The Fact-Finding Mission, led by Judge Richard Goldstone, publishes a 400-page report (the “Goldstone Report”) concluding that Israel and the de facto authorities in Gaza committed war crimes, and most notably that the Israeli military campaign amounts to a “deliberately disproportionate attack designed to punish, humiliate and terrorize a civilian population”. There are attempts to discredit the report’s findings while the panel members, particularly Judge Goldstone, and elements of civil society supportive of accountability efforts are subjected to a vitriolic campaign of vilification.


On 2 May, Military Order 1651 (dated 1 November 2009) enters into effect, which substitutes and consolidates prior military orders dated 1967, 1968, 1969, 1970, 1972, 1980, 1996 and 2005.

Military Order 1651 provides for the jurisdiction of military courts over “any offense defined in security legislation and law”. Section 251 of the Order criminalises, amongst other acts, attempts to “influence public opinion … in a manner which may harm public peace or public order” as well as “identification with a hostile organization … by flying a flag, displaying a symbol or slogan or playing an anthem or voicing a slogan”. Section 285 authorises the military to hold persons in administrative detention for up to six months.

On 31 May, the Israeli navy storms the Turkish passenger ship Mavi Marmara – part of the “Gaza Freedom Flotilla” purporting to deliver aid to Gaza in circumvention of the naval blockade – in international waters. Nine passengers are killed in the resulting altercation, drawing international condemnation.


The Israeli Knesset adopts Amendment No. 40 to the Budget Foundations Law of 1985. The Amendment allows the Minister of Finance to “reduce state funding or support” earmarked for public institutions, local authorities, as well as government and municipal companies if they have “made an expenditure” (i.e., allocated funding) for purposes that imply a rejection of the State of Israel’s “existence … as a Jewish and democratic state”, a commemoration of Israel’s “Independence Day … as a day of mourning”, and acts of “vandalism or physical desecration” dishonouring the State’s flag or symbol, amongst others.

The Amendment is nicknamed the “Nakba Law” as critics fear it purports to stifle freedom of expression, and in particular discourse about the suffering of Palestinians in the wake of Israel’s establishment in May 1948. A previous version of the Law had envisaged a prison sentence for persons commemorating the Nakba.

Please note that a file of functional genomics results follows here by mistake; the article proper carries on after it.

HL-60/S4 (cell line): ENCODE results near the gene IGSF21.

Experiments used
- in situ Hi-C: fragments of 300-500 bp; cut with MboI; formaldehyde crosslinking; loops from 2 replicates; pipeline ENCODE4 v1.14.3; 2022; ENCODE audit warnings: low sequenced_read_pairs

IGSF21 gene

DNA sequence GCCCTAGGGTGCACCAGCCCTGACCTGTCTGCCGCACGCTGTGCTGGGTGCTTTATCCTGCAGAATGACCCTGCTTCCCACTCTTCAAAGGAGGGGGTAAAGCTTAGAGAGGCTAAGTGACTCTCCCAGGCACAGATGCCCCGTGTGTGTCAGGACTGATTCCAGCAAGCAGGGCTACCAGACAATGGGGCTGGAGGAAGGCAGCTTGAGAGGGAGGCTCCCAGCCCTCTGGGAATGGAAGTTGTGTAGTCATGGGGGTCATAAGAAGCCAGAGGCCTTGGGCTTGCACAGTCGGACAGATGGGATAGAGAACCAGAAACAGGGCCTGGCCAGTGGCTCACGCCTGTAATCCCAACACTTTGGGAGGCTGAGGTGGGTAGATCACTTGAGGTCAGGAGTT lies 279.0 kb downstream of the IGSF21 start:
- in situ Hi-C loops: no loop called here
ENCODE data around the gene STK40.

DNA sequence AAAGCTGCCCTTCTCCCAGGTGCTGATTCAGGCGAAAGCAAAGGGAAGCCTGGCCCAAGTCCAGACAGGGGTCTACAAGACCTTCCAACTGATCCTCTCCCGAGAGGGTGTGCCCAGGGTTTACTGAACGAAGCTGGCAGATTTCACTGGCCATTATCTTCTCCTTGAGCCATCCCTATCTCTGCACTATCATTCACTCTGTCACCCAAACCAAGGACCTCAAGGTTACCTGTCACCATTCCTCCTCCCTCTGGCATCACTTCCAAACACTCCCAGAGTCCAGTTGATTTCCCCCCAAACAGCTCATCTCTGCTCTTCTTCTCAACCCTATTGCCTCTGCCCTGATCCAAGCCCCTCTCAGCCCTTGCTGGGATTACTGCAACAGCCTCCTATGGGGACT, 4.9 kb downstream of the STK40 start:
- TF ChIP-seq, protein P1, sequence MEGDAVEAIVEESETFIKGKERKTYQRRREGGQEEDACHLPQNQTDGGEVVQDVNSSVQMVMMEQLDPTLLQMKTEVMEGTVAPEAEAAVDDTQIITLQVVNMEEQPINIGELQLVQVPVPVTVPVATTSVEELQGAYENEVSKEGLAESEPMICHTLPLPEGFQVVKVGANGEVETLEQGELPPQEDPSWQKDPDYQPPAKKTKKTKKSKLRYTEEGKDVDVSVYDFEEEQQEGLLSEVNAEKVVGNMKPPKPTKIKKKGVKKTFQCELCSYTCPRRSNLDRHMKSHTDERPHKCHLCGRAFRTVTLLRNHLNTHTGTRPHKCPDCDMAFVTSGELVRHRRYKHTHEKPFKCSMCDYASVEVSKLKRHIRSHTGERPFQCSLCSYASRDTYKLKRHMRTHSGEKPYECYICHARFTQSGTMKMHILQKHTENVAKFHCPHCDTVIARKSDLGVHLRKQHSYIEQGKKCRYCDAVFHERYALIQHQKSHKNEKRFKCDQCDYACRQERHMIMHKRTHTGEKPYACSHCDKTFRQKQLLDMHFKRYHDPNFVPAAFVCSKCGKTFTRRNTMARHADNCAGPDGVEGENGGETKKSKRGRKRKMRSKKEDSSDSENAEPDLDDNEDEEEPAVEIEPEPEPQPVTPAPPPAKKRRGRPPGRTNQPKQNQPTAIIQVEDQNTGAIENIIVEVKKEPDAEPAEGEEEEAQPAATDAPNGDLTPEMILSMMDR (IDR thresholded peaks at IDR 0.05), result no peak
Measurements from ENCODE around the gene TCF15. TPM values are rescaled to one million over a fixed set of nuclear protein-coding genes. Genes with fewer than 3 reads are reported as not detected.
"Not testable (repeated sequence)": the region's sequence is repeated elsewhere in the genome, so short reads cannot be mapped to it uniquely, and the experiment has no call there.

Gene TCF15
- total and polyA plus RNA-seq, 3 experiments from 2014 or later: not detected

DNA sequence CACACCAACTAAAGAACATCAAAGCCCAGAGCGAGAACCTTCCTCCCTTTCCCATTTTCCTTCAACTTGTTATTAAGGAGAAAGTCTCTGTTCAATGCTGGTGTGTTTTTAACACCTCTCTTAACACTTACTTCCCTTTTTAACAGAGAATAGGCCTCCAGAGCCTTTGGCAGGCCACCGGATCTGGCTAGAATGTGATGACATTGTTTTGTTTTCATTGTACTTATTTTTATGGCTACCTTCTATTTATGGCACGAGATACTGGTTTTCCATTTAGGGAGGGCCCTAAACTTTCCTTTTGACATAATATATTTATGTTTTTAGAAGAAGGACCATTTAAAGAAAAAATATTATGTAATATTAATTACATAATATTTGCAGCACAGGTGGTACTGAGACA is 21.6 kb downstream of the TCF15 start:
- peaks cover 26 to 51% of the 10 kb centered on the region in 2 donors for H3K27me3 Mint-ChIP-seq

Furthermore, the Knesset passes the Law for Prevention of Damage to the State of Israel through Boycott (the “Boycott Law”). Under the Law, “knowingly publish[ing] a public call for a boycott against the State of Israel” – in circumstances of “reasonable probability that the call will lead to a boycott” – constitutes a civil wrong.

The Law authorises courts, having determined that such a civil wrong has been committed, to order the payment of damages “that are independent of the actual damage caused”. The Boycott Law further gives the Minister of Finance, acting in consultation with the Minister of Justice, discretion to withdraw a series of financial benefits established by other legislation, including the Budget Foundations Law of 1985.


United Nations (UN) General Assembly Resolution 67/19 accords the State of Palestine non-member observer State status at the UN. The date – 29 November 2012 – marks exactly 65 years since General Assembly Resolution 181 (II) first approved the partition plan for the territory of Mandatory Palestine.


In Avneri v. Knesset, the Supreme Court of Israel invalidates Section 2(c) of the “Boycott Law” of 2011, which had given courts discretion to award punitive damages for violations of the law irrespective of the actual damage caused – but otherwise upholds the Law.